Using the IQ test as an example: “The research indicates that identical twins raised apart are about 80% percent alike on the IQ tests… Fraternal twins are less than 50… me and a random person are 1%.” (Perspectives in Psychiatric Care, 88-94). Probability indicates that a randomly selected person in a sample size of 100 people have a lower IQ level with respect to a same study amongst identical twins. If we were to suppose that genes had no effect on an individual’s IQ level, the probability for 80% of the people to have the same IQ level, by sheer luck, would be .0008%. That’s 1 in 125,000 people. It is therefore almost improbable for a statistic of 80% to be a mere coincidence in results.  “The Minnesota Twin Family Study” also found that when comparing the IQ level of adopted kids and their adoptees there is no correlation. The results of the comparison were as if comparing the adopted kids to complete strangers. The adopted kids are learning and mirroring their adoptees and yet if it is in their genes they will surpass them, vice-versa.

Many personality traits have proven to be gene related. As found in “The Minnesota Twin Family Study”, many twins even after being raised apart had many similar personality trait. Some had the same sense of humor while others were either socially incompetent or “social butterflies”. These we see not only amongst identical twins but amongst parents and extended family members. I noticed that I have many of my parent’s traits. I like that have my mother’s thinking process and my father’s entrepreneurial skills. Conversely, I dislike that I have my father’s short temper which he would have inherited from my grandfather who also had a short temper. When I went to visit my family in Albania in 2013, I noticed the exact trait amongst my extended family, particularly in my dad’s nephews. My dad and his seven brothers were born and nurtured by the same parents so it only make sense that the brothers have similar tempers and thus traits. Furthermore, I noticed the way the kids spoke to their parents. My first cousins spoke back to the parents the exact same way as I did despite the fact that we were raised in two completely environments.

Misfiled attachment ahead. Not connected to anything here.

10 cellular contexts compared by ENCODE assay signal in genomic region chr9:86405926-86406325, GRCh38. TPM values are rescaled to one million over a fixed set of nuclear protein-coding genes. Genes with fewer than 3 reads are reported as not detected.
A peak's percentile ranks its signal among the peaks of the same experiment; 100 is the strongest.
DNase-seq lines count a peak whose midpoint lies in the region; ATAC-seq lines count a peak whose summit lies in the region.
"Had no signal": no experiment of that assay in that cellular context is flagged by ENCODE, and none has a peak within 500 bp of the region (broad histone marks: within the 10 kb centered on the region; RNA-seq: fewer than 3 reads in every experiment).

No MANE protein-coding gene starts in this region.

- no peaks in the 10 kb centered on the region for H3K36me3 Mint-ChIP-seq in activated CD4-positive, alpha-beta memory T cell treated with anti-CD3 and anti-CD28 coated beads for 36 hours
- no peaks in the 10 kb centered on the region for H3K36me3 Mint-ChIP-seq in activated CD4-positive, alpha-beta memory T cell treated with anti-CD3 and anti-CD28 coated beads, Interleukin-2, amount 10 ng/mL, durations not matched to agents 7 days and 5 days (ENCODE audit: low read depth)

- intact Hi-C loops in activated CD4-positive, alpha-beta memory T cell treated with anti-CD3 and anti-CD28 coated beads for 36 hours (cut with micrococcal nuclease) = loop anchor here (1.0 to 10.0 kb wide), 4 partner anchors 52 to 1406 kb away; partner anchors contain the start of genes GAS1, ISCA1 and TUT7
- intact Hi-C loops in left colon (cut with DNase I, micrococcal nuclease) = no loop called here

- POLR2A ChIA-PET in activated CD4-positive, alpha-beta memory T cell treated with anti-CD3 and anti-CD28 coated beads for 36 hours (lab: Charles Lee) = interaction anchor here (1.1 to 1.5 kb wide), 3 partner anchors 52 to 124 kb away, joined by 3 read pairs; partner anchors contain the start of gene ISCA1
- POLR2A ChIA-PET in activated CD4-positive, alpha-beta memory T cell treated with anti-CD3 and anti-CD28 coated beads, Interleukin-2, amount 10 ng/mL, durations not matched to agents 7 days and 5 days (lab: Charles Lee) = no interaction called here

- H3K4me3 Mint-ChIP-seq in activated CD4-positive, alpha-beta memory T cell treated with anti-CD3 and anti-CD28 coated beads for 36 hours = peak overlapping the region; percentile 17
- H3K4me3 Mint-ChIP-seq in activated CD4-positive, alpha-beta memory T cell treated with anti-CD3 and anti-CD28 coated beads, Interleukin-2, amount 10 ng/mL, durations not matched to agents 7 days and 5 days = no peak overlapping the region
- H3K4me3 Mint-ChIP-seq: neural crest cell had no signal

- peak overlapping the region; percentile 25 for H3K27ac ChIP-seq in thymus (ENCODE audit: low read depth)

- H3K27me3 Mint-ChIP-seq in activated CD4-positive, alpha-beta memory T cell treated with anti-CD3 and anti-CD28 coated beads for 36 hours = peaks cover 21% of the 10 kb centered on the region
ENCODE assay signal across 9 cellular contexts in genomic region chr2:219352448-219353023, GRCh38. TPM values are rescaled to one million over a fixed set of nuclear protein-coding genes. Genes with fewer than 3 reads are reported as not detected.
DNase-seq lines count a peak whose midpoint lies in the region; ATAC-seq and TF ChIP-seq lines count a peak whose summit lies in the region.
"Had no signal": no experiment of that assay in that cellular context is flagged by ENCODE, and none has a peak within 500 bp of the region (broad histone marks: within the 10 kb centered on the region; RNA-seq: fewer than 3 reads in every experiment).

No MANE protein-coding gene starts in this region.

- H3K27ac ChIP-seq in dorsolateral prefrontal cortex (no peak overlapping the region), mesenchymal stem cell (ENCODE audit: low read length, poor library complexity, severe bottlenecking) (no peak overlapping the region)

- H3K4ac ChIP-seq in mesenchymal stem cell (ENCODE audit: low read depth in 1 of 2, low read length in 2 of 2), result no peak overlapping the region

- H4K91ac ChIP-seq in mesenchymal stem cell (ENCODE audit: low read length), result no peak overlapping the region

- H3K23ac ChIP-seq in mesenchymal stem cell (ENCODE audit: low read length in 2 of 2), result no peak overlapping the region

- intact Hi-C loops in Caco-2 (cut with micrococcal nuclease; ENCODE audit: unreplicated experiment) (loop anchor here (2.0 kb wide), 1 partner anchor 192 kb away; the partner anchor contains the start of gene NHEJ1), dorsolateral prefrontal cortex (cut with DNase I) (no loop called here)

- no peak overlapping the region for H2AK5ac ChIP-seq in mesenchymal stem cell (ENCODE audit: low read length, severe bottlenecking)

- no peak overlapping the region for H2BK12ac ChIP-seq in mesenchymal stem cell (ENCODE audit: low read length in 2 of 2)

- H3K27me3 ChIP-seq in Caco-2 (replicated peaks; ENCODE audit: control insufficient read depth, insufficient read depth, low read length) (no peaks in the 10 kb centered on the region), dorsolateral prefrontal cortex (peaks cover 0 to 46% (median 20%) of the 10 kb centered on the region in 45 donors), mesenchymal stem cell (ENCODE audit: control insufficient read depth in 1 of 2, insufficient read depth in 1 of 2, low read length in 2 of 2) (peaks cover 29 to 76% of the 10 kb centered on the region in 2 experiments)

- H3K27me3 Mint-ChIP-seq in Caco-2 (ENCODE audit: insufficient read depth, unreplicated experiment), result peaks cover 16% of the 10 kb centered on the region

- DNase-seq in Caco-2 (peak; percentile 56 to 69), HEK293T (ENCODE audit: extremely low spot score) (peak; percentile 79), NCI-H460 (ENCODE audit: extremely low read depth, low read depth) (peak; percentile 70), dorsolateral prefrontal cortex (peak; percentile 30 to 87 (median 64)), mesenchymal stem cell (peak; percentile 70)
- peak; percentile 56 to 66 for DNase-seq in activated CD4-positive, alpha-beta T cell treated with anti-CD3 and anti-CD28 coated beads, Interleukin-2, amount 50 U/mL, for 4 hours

In conclusion in the debate nature vs. nurture there are strong evidences that nature shapes nurture’s personality and behaviour. When identical twins are raised apart they have many similar traits. People are born gay, they don’t became gay. The IQ level of an adopted child is the same as a stranger in comparison to his adopted parents. A Neuroscience approach is most logical in explaining the side of the views of the debate. It appears that in an uncommon way our destiny has been written for us within our genes. It doesn’t matter where we are born and raised and how far we run because no matter how hard we try we cannot escape our biological structure (genes) and the fate that they hold for us.


Works Cited


LeVay, Simon. Gay, Straight, And The Reason Why : The Science Of Sexual Orientation. Oxford:

Oxford University Press, 2011. eBook Academic Collection (EBSCOhost). Web. 12 Mar. 2015.


LeVay, Simon. Queer Science the Use and Abuse of Research into Homosexuality. Cambridge, Mass.: MIT, 1996. Print.


Keltner, N. L., James, C.A., Darling, R.J. Findley, L. S., & Oliver, K. (July-September 2001).

Nature vs. nurture: Two brothers with schizophrenia. Perspectives in Psychiatric Care, 37  (3), 88-94. (Academic Search Complete)


Segal, Nancy L. Born Together–Reared Apart : The Landmark Minnesota Twin Study. Cambridge, Mass:      Harvard University Press, 2012. eBook Academic Collection (EBSCOhost). Web. 12 Mar. 2015